Lessons learned from McDonald's first Facebook Live video

The fast-food chain, long worried about negative commenters, decided to roll the dice on a Bob Ross-style video last week incorporating questions from consumers. Here's what it learned.

When McDonald’s hosted its first Facebook Live video in honor of National Hamburger Day last Wednesday, more than 80% of the feedback was positive or neutral. This came as a surprise to the fast-food giant, which had avoided using live-streaming video platforms to engage consumers out of fear of criticism.

McDonald’s hour-long Facebook Live broadcast was in the vein of a Bob Ross-style art show, hosted by an improv comedian playing the character of "Bevin Burger." He appeared to paint three burger-inspired works - "The Beefy Gastronaut," "Burger Brawn," and "Beefy Peaks." The paintings were actually created by artist Adam Holzrichter.

"Of course McDonald’s is certainly not immune to being talked about; we see the full spectrum of what that can be," said Paul Matson, McDonald's director of U.S. social engagement. "Going towards doing something like this live activation, if we were having this conversation a year ago, I wouldn’t have told you that McDonald’s was in a good enough place where we were willing to try something like that."

Matson explained that part of what makes a live-streamed video interesting to watch is the fact that anything can happen. And because a live video draws so much attention, it can also open a brand up to all kinds of commentary – good and bad.

McDonald’s has a Periscope account, but has never used it. Still, the company has more than 60,000 followers on the platform. Matson said McDonald’s finally decided to test the waters of live video with Facebook Live due to the massive amount of interest in it, with brands such as Kohl’s and senior executives using it as an engagement tool. As far as social media platforms go, McDonald’s largest audience in the U.S. - more than 64 million followers – is on Facebook.

Another reason behind the timing of McDonald’s Facebook Live debut? National Hamburger Day, which Matson called a "religious holiday" for the brand.

About two months ago, McDonald’s marketing team, with the aid of creative agency Leo Burnett, began to brainstorm for the Facebook Live activation. No external PR firms assisted.

McDonald’s wanted to focus the Facebook Live event on the chain’s iconic Big Mac and Quarter Pounder with Cheese menu items and to communicate that the burgers are made with 100% real beef and have no preservatives.

But Matson did not want consumers to feel that they were being "sold to" during the Facebook Live event. He wanted people to be naturally drawn to it, rather than inserting the brand into consumers’ lives through paid advertising.

"We wanted people to understand that we take our food and our people seriously, we don’t take ourselves too seriously," said Matson. "We want people to know there are humans [behind the brand] and we love our brand and we love to have fun. We are not in selling mode 24/7 and even more so this was another way for us to communicate the quality of our beef and the rest of our menu."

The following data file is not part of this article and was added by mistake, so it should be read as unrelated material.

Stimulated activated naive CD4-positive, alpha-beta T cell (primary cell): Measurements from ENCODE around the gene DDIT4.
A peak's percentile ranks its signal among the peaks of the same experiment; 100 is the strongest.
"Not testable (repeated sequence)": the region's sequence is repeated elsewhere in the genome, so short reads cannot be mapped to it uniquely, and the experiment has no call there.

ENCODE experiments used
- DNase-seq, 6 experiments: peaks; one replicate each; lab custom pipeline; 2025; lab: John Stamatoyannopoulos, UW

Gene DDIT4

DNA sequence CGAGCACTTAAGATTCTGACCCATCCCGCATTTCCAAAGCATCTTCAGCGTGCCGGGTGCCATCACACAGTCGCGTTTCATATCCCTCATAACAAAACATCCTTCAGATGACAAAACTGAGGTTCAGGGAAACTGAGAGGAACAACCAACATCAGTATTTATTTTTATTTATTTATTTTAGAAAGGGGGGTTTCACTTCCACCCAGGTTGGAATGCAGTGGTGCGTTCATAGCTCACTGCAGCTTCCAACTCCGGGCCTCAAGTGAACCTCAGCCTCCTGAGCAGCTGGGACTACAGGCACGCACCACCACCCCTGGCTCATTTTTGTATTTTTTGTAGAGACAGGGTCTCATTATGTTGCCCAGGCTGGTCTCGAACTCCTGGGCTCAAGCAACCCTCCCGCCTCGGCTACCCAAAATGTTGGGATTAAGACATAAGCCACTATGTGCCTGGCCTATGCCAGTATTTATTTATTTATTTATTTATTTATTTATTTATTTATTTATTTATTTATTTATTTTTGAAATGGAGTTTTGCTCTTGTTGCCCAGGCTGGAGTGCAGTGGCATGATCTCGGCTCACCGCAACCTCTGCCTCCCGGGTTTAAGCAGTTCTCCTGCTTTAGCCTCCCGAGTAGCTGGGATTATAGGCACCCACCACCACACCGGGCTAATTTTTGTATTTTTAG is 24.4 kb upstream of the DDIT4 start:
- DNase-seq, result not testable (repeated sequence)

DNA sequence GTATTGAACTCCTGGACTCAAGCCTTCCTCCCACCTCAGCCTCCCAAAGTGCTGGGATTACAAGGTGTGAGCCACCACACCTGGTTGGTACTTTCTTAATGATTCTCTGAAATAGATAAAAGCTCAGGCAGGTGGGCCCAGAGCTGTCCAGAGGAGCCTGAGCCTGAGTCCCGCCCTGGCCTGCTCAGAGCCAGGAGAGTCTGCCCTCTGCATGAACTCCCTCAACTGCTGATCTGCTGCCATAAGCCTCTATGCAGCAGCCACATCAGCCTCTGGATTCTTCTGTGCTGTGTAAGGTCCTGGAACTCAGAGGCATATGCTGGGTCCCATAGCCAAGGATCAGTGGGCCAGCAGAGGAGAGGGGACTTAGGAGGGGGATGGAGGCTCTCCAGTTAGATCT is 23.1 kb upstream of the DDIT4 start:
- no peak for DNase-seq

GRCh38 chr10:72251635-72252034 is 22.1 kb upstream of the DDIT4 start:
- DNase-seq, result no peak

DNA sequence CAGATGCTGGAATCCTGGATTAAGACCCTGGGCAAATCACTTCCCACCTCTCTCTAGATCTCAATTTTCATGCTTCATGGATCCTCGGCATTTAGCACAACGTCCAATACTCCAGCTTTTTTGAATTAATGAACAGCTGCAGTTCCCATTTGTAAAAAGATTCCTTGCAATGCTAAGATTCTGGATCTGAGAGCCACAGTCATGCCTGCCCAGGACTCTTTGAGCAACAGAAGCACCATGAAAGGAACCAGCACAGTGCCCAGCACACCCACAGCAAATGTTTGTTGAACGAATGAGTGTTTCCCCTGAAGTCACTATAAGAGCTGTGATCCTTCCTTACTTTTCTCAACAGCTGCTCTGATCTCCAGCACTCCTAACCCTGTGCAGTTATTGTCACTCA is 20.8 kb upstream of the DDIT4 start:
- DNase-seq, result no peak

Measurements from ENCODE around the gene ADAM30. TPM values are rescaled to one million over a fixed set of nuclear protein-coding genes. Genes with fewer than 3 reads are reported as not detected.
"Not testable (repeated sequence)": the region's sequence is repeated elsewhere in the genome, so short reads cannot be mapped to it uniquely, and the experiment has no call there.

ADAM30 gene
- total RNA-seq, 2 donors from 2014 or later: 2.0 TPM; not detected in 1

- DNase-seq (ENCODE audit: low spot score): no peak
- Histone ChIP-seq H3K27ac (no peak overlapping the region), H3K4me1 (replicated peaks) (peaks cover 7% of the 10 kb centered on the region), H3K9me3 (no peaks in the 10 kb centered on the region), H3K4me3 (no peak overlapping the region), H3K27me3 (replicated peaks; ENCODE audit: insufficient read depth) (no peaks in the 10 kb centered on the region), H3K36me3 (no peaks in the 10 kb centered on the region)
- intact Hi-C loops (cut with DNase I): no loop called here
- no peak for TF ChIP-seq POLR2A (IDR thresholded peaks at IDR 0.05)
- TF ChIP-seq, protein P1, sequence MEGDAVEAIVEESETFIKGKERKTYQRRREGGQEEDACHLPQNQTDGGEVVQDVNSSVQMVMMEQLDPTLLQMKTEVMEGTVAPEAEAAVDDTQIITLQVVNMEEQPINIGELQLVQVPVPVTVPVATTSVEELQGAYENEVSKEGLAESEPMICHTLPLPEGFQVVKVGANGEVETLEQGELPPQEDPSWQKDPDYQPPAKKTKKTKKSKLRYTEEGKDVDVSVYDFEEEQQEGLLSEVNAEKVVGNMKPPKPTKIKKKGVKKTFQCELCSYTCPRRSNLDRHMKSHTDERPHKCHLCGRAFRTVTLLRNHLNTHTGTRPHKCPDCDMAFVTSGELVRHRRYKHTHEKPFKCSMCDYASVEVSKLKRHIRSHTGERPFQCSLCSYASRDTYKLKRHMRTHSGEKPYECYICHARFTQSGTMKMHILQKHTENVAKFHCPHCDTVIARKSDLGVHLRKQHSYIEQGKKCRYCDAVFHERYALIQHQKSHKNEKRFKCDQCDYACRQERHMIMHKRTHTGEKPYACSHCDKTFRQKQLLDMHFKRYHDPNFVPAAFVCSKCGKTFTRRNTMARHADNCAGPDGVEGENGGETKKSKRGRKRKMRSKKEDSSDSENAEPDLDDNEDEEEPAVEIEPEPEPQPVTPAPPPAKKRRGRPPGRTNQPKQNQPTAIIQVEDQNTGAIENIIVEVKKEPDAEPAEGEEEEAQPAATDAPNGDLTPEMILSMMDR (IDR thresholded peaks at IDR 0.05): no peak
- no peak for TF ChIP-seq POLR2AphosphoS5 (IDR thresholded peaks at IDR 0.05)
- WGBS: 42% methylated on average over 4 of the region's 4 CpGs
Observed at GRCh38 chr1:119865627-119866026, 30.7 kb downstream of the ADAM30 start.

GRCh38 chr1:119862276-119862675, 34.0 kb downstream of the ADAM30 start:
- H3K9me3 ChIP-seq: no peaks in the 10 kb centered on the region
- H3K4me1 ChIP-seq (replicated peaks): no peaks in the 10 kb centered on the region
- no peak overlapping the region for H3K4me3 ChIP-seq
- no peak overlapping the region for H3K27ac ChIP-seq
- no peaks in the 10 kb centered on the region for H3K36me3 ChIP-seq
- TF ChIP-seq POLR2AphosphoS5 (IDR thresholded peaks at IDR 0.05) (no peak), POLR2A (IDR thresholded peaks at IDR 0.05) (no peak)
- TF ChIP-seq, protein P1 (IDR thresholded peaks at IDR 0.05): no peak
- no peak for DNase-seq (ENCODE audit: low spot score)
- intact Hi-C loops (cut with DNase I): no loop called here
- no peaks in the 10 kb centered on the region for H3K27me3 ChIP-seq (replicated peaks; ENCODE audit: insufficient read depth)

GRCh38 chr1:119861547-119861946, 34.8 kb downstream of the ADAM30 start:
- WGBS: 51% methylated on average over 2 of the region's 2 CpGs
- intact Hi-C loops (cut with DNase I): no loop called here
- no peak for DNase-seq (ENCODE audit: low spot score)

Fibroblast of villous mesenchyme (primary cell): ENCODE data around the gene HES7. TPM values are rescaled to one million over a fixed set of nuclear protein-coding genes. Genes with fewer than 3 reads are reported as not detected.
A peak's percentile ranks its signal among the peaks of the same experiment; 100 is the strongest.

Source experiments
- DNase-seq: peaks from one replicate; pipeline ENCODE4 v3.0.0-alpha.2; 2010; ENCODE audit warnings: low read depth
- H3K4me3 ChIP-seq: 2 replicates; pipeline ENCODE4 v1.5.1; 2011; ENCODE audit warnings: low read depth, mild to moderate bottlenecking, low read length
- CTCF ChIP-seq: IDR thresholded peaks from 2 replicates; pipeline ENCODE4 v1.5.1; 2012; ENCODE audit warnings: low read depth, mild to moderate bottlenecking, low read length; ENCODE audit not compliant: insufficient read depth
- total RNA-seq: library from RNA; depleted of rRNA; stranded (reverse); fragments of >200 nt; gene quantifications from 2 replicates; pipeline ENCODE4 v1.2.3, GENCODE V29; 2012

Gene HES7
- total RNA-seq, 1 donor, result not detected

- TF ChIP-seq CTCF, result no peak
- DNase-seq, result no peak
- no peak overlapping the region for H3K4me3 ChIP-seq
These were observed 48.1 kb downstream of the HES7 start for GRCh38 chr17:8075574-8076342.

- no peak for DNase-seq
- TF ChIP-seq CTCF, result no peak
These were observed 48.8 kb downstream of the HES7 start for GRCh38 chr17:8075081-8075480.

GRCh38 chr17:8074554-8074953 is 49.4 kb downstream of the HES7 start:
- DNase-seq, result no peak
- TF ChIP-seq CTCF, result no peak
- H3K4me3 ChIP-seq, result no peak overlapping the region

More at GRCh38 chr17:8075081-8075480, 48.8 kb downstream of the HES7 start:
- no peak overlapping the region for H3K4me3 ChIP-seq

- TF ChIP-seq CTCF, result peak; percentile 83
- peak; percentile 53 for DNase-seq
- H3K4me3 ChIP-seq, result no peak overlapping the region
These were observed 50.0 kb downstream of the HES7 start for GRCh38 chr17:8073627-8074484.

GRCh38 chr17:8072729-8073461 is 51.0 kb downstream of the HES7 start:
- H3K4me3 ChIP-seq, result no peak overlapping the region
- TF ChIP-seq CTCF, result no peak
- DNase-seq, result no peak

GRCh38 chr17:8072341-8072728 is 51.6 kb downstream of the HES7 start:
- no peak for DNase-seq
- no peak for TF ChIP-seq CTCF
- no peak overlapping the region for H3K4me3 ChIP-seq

During the Facebook Live event, Facebook users quickly caught on that Bevin Burger was a character, sending him questions during the broadcast.

"Bevin had an earpiece on during the broadcast and we had a team that would look at all the comments and send some of the audience’s questions to him for him to incorporate into his improv," said Matson. The video garnered more than 2,000 comments during its stream.

McDonald’s is considering using the Bevin Burger character again in future marketing efforts, Matson added.

Matson and his team aimed to get an audience of 60,000 people, but the video ended up reaching more than 1.1 million Facebook users, and 64,000 people engaged with it. Additionally, 31,000 minutes - or 520 hours – were consumed within the video’s first 24 hours online.

"This experience was an indication that people are willing to sit and watch more than a 15-second TV commercial," said Matson. "They will sit and watch a video for three or four minutes at a time, which was unprecedented for most brands that try to activate in that space."

Most of McDonald’s Facebook audience consumed the video on a mobile device, he added. Yet because the video was live, it could not include subtitles. This was risky because most people watch videos on mobile devices with the audio turned off.

"People don’t want to be disrupted [with content from brands] unless it is inherently interesting to them," said Matson. "People being pulled into our experience and then turning the audio on was another interesting facet for us."

The video’s results have inspired McDonald’s to experiment with more activations on Facebook Live and other live-streaming platforms such as Periscope, Matson said.

"Doing something like this in a context where we had zero advertising and no paid dollars used to support this, it earned its own legs," he said. "We think that paves the way for what we call a pull strategy: creating things and experiences across social and digital that naturally pull people in."

McDonald’s Facebook Live video can be viewed below:

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